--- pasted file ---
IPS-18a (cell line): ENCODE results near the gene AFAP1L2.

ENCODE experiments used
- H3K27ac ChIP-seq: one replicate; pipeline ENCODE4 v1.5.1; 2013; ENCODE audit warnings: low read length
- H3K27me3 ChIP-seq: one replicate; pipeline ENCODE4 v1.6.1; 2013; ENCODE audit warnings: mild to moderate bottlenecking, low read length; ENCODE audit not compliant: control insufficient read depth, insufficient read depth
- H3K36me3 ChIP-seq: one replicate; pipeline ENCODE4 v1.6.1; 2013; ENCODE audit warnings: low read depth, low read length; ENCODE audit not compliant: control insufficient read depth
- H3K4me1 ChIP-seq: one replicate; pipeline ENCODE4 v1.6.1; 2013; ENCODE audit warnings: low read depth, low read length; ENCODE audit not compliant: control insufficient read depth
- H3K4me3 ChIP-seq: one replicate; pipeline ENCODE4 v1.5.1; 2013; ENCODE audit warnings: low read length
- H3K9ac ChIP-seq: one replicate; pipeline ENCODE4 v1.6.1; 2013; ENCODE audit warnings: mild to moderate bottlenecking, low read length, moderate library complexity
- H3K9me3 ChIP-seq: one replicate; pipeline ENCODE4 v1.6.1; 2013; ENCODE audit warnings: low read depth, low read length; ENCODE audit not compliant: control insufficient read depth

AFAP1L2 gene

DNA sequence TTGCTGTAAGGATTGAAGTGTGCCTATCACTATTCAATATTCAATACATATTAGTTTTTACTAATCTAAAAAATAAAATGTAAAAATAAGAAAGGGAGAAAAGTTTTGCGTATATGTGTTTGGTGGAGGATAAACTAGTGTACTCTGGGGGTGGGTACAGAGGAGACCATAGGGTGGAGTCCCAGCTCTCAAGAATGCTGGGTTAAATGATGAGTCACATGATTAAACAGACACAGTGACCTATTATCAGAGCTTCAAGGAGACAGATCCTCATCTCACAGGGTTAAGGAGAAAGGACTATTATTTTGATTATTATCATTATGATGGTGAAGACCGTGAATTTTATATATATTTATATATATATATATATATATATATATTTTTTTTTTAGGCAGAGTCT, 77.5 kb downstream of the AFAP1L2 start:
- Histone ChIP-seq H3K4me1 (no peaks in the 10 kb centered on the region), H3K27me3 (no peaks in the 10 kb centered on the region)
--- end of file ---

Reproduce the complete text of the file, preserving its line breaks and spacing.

IPS-18a (cell line): ENCODE results near the gene AFAP1L2.

ENCODE experiments used
- H3K27ac ChIP-seq: one replicate; pipeline ENCODE4 v1.5.1; 2013; ENCODE audit warnings: low read length
- H3K27me3 ChIP-seq: one replicate; pipeline ENCODE4 v1.6.1; 2013; ENCODE audit warnings: mild to moderate bottlenecking, low read length; ENCODE audit not compliant: control insufficient read depth, insufficient read depth
- H3K36me3 ChIP-seq: one replicate; pipeline ENCODE4 v1.6.1; 2013; ENCODE audit warnings: low read depth, low read length; ENCODE audit not compliant: control insufficient read depth
- H3K4me1 ChIP-seq: one replicate; pipeline ENCODE4 v1.6.1; 2013; ENCODE audit warnings: low read depth, low read length; ENCODE audit not compliant: control insufficient read depth
- H3K4me3 ChIP-seq: one replicate; pipeline ENCODE4 v1.5.1; 2013; ENCODE audit warnings: low read length
- H3K9ac ChIP-seq: one replicate; pipeline ENCODE4 v1.6.1; 2013; ENCODE audit warnings: mild to moderate bottlenecking, low read length, moderate library complexity
- H3K9me3 ChIP-seq: one replicate; pipeline ENCODE4 v1.6.1; 2013; ENCODE audit warnings: low read depth, low read length; ENCODE audit not compliant: control insufficient read depth

AFAP1L2 gene

DNA sequence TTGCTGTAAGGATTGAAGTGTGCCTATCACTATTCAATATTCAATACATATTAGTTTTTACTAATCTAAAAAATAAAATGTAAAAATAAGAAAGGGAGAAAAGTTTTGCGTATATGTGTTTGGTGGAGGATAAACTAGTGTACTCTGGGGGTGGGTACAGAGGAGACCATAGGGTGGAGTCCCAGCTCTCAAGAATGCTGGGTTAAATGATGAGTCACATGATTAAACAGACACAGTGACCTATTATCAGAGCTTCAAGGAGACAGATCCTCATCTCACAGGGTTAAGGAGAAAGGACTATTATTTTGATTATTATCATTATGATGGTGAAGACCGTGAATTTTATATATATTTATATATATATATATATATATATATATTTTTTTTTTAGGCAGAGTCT, 77.5 kb downstream of the AFAP1L2 start:
- Histone ChIP-seq H3K4me1 (no peaks in the 10 kb centered on the region), H3K27me3 (no peaks in the 10 kb centered on the region)